Mooring's leadership advanced our schools

Published on Saturday, 7 June 2014 21:20 - Written by

Gary Mooring could have chosen an easier path at this stage in his career. Certainly he knew the challenges that faced him when he took the helm at Tyler Independent School District. He’d been a deputy superintendent and an interim superintendent at TISD in the past.

But he stepped up and accepted a thankless job, and helped restore much of the community’s faith in our public school system leadership. For this, and for his years of quiet service to students and the district, Gary Mooring deserves our thanks.

Mooring is retiring as superintendent, effective June 30, due to health concerns.

For the TISD board, Mooring was the clear choice when then-Superintendent Randy Reid left in 2013 after the narrow defeat of a bond election under Reid. Andy Bergfeld, who was board president then, recalls that it was a tough time for TISD.

“Gary really was what we needed then,” Bergfeld says. “We needed someone stable. We needed someone who could handle the personnel side of things; morale was not where it needed to be. So the first person I thought of was Gary Mooring. He’s kind, he’s caring, he’s stable, he’s a man of his word. All of those things were what we needed at that time.”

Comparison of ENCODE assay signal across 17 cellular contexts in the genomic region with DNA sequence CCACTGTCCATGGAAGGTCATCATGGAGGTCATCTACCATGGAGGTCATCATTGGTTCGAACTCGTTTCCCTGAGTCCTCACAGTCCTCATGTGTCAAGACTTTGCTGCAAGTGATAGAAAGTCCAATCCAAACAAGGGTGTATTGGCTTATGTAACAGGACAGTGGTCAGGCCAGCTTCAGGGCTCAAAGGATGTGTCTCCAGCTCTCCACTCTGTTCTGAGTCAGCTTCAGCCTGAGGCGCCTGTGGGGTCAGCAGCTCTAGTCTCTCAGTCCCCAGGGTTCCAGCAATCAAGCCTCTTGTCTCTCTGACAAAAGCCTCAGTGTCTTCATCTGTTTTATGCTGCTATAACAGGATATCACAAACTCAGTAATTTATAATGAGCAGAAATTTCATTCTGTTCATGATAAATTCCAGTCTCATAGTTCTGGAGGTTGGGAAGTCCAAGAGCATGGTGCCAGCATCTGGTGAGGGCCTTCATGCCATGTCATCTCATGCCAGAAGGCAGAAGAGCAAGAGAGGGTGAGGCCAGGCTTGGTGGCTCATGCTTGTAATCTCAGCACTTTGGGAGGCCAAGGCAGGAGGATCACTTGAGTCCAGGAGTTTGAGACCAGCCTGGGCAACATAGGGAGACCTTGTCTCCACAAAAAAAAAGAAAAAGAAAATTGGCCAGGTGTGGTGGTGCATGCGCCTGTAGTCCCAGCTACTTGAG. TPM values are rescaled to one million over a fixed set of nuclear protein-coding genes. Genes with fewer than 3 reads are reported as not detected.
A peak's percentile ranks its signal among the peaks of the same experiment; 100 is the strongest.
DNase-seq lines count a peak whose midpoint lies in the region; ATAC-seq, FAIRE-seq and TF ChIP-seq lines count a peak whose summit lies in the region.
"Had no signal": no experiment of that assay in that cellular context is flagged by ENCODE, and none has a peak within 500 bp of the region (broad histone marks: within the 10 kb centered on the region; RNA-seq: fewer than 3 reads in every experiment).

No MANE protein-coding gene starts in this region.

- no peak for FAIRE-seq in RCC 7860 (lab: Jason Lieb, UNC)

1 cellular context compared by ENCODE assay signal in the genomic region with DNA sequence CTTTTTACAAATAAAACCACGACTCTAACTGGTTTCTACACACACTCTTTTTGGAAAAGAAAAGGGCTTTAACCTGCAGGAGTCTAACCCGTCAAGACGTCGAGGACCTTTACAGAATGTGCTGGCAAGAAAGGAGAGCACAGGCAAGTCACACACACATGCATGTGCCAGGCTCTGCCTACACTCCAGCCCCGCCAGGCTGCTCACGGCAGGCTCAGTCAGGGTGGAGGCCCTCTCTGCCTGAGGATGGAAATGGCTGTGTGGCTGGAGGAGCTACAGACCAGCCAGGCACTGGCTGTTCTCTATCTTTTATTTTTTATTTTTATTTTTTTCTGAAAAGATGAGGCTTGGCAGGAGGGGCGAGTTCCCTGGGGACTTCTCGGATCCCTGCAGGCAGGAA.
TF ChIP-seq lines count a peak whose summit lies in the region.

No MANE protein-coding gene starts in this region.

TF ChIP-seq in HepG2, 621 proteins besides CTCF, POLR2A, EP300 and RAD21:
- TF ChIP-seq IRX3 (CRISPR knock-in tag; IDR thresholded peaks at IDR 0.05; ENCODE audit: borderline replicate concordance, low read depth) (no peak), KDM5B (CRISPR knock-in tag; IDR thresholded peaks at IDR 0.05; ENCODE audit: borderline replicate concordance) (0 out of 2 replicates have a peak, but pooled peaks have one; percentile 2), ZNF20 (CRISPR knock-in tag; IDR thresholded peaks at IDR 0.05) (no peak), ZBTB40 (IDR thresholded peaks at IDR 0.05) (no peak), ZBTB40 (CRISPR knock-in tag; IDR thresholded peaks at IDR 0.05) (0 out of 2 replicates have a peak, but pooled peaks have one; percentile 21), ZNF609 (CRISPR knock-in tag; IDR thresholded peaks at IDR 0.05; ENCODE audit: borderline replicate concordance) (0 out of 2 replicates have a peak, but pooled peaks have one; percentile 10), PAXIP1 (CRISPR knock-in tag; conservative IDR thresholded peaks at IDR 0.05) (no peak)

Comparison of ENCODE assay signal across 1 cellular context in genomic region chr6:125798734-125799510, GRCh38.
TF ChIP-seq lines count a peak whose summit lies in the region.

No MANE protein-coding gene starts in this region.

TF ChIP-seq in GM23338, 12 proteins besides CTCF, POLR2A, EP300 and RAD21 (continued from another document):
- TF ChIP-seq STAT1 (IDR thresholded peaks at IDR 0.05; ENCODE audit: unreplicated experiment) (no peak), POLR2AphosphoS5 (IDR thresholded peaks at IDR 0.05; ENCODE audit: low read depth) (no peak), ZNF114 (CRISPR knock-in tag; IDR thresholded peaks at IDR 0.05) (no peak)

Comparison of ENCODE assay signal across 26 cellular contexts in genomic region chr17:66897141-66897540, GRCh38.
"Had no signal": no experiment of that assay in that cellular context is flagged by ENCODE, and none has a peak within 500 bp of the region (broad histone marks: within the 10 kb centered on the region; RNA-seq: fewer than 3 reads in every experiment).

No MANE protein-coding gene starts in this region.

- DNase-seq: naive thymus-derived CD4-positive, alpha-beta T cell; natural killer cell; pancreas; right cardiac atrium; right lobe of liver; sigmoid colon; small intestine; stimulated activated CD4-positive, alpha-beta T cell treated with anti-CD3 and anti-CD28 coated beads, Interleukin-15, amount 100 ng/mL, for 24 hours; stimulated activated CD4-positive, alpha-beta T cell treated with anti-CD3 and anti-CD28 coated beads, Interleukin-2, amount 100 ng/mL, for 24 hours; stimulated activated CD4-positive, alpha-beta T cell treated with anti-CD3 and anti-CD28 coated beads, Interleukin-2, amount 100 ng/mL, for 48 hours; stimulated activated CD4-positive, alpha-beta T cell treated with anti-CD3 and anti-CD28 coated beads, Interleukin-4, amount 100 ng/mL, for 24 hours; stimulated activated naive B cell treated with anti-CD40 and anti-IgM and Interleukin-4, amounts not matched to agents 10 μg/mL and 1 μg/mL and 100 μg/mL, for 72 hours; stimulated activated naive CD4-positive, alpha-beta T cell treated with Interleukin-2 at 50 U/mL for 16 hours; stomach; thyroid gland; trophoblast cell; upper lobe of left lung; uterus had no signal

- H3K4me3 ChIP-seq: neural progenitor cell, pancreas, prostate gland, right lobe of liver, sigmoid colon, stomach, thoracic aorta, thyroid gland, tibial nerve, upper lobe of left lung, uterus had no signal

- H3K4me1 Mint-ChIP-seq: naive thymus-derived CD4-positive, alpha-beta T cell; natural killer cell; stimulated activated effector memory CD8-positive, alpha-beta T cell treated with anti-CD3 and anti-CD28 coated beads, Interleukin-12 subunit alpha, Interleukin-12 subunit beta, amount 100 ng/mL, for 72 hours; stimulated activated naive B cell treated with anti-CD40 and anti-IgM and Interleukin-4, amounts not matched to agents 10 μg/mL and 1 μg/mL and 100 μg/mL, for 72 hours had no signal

Mooring was key to the passage of a bond proposal in 2013.

“The community of Tyler is a smart voting base,” Bergfeld notes. “They keep up with current events. You don’t get bonds passed with smoke and mirrors around here. The community does understand the need for quality public education, but they need to feel that you’re shooting straight with them. And Gary Mooring is a straight shooter.”

Mooring and the board sought to engage the public on the 2013 bond proposal, rather than simply telling the voters what the district wanted.

“Gary was able to talk with the community, to listen, to tell the community what we need and why we need it,” Bergfeld explains. “His honesty with the community shined through. People knew they were being told the truth about the needs.”

The end result was the passage of the bond proposal by a two-to-one margin.

Although his professional qualifications are impressive — in his 30-plus year career, Mooring has served in almost every capacity in education “except working in the cafeteria,” he says.

He has served as a teacher, assistant principal, principal and superintendent — and for five years, as a bus driver also.

He’s worked for Tyler Junior College and the Region XIII Education Service Center, in addition to other school districts.

But it’s his personal qualities that set him apart. His authority to lead comes largely from his humility and willingness to listen and his insistence on treating people with respect. These are necessary qualities in an organization with so much potential for strife and bad blood.

“He has led the district through insurmountable tasks with a smile on his face and joy in his heart,” current President the Rev. Orenthia Mason said last week. “What a beautiful spirit.”

Thank you, Gary Mooring. You took a thankless job and performed it admirably.